The problem with business lunches

29 Sep 2017
The problem with business lunches
Photo Credit: Unsplash

Frequent eating out may be harming executives and those working in a fast-paced business world.

The damage

A new study on bank workers from Spain found that those with a “social-business eating pattern” had a 31 per cent increased risk of silent, yet deadly processes that precede the hardening of the arteries (subclinical atherosclerosis), compared to workers following a healthy Mediterranean dietary pattern.

The executive types were even worse off than those who followed a Western diet pattern, suggesting a lifestyle that incorporates frequent business lunches may be dangerous.

The culprit

The study, called PESA (progression of early subclinical atherosclerosis), of more than 4000 middle-aged people linked eating patterns with early changes in blood vessels—the type you cannot feel—and markers of inflammation. Those who had a “social-business eating pattern” lacked fruit and vegetables in their diet and consumed more red or processed meats, snacks, alcohol and sugary drinks. They also ate out frequently.

The remedy

The best healthy option is to bring lunch from home as often as possible. Use the weekends to prepare a few dishes in advance, which can be stored as lunch portions. Most cooked foods freeze well. Salads will store for days in the refrigerator if left undressed.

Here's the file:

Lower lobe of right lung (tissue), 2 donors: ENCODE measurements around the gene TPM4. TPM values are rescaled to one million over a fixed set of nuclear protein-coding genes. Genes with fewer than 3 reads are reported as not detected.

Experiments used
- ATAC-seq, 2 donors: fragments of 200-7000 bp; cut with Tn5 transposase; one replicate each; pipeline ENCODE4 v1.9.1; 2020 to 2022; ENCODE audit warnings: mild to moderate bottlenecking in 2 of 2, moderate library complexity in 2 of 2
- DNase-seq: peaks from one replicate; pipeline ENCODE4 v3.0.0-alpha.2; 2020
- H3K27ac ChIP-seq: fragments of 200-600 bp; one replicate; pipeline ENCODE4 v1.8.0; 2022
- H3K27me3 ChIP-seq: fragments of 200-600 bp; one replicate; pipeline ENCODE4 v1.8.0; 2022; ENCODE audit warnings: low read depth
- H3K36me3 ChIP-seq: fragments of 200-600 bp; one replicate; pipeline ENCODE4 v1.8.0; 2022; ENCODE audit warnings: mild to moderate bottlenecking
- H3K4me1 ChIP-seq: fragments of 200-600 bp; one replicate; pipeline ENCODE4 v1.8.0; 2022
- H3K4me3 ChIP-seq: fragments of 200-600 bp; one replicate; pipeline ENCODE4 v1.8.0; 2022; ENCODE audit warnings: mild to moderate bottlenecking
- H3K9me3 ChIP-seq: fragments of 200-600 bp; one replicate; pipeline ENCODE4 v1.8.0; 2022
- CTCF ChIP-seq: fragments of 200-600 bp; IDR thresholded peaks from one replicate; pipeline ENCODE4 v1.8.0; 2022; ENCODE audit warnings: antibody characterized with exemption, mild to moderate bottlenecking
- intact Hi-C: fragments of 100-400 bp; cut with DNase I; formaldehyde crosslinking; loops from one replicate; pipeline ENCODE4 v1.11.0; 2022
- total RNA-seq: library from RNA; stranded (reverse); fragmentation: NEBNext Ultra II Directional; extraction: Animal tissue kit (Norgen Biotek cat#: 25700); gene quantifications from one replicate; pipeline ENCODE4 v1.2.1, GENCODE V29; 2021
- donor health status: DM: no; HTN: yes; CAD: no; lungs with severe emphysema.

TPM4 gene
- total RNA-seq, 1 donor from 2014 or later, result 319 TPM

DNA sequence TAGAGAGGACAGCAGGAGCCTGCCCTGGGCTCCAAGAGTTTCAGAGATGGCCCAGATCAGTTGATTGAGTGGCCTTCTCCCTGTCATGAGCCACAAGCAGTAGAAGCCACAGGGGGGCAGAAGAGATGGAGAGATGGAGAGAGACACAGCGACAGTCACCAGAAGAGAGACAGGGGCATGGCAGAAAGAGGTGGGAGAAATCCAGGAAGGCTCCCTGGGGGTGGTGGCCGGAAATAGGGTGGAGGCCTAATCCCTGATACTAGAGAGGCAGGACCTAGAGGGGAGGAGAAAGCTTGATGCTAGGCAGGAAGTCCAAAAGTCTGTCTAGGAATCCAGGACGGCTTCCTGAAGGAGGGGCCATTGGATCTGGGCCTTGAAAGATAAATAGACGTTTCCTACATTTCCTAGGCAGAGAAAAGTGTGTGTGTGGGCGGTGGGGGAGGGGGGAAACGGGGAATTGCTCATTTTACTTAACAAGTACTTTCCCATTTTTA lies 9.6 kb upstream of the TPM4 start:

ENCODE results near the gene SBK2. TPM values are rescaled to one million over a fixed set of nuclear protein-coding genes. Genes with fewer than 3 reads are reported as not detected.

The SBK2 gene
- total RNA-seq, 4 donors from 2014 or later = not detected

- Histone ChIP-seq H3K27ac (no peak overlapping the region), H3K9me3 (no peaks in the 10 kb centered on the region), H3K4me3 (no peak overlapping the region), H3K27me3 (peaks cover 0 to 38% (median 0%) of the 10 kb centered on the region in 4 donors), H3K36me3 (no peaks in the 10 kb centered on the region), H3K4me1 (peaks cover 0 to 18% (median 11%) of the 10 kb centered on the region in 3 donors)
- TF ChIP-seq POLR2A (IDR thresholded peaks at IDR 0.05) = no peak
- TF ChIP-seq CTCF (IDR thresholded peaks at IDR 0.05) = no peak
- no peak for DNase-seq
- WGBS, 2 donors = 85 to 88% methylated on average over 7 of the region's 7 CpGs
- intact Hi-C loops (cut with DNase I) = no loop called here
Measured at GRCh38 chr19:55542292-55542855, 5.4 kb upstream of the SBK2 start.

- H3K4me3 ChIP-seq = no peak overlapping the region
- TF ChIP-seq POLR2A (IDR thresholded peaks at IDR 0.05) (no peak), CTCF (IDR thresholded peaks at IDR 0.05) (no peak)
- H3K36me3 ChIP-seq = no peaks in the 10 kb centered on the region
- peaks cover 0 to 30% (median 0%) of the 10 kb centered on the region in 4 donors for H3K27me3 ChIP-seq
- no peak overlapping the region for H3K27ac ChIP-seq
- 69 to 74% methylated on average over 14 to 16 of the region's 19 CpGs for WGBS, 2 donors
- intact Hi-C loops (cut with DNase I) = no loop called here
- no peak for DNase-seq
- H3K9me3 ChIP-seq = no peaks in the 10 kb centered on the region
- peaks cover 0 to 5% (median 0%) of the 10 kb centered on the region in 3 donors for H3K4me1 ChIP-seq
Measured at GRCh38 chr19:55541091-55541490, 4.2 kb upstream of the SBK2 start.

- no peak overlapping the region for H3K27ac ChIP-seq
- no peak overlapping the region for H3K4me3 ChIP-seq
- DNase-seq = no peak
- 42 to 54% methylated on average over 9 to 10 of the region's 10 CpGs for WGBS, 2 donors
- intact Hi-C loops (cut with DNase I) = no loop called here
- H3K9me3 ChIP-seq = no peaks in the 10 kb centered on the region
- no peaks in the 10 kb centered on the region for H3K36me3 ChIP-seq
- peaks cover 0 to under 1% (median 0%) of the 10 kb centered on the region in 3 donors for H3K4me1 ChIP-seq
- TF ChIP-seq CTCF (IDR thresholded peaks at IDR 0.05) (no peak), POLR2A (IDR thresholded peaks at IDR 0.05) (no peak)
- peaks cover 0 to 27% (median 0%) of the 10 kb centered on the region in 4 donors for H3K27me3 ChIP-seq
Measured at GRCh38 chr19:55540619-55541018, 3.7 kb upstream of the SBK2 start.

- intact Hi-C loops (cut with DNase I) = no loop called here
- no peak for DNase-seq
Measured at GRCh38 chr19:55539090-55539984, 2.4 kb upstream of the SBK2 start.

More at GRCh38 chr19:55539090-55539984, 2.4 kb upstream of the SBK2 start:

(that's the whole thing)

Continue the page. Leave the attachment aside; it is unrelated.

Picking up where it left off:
When of necessity you must eat out:

  • Order only one plate or one course for yourself. Forget the trimmings. This might be an appetiser size, especially if you plan to eat out twice that day.
  • Choose menu items that feature beans (legumes) and vegetables.
  • Leave out the bread roll if your meal already includes rice, pasta or potato.
  • Skip the rich dessert. If available, order a fruit platter instead.
  • Drink sparking mineral water with a twist of lemon. Avoid alcohol and sugary drinks.

These tips will, over time, keep you leaner and prevent steep rises in your cholesterol, blood pressure and blood sugar levels as you age.

Mung Bean Salad


Mung bean, dill and seed salad

Transcend the hippie-dippy cliché and discover the delights of mung beans with this delicious, healthy gourmet salad.

Preparation time: 15 mins | Cooking time: 60 mins | Serves: 5


  • 1 cup (220 g) mung beans
  • 2 tbsp pine nuts
  • 2 tbsp mixed pumpkin/sunflower seeds
  • ½ small red onion, finely chopped
  • 1 spring onion, finely chopped
  • ½ bunch fresh dill (20 g), chopped
  • 2 tbsp currants
  • 2 tbsp capers
  • 2 tbsp extra virgin olive oil
  • 2 tbsp lemon juice
  • ¼ tsp salt


  1. Place mung beans in a saucepan and cover with 1 litre of water. Bring to the boil and cook for about 30 minutes until tender. Drain and allow to cool, then transfer to a large bowl.
  2. Meanwhile, dry toast the nuts/seeds in a pan and allow to cool.
  3. Add the remaining ingredients to the cooked beans, together with the nuts/seeds, and toss gently with a large spoon. Serve immediately or store in the fridge for several days. Makes 5 cups.


Mung beans don’t need to be soaked before cooking. If you soak them for 24 hours, the required cooking time may be less than 10 minutes.
Serve salad with a dollop of yoghurt and some pomegranate seeds.

PER SERVE: Energy 904 kJ (216 cal). Protein 13 g. Fat 14 g. Saturated fat 2 g. Carbohydrate 7 g. Fibre 9 g. Cholesterol 0 mg. Calcium 77 mg. Iron 3.8 mg. Sodium 261 mg.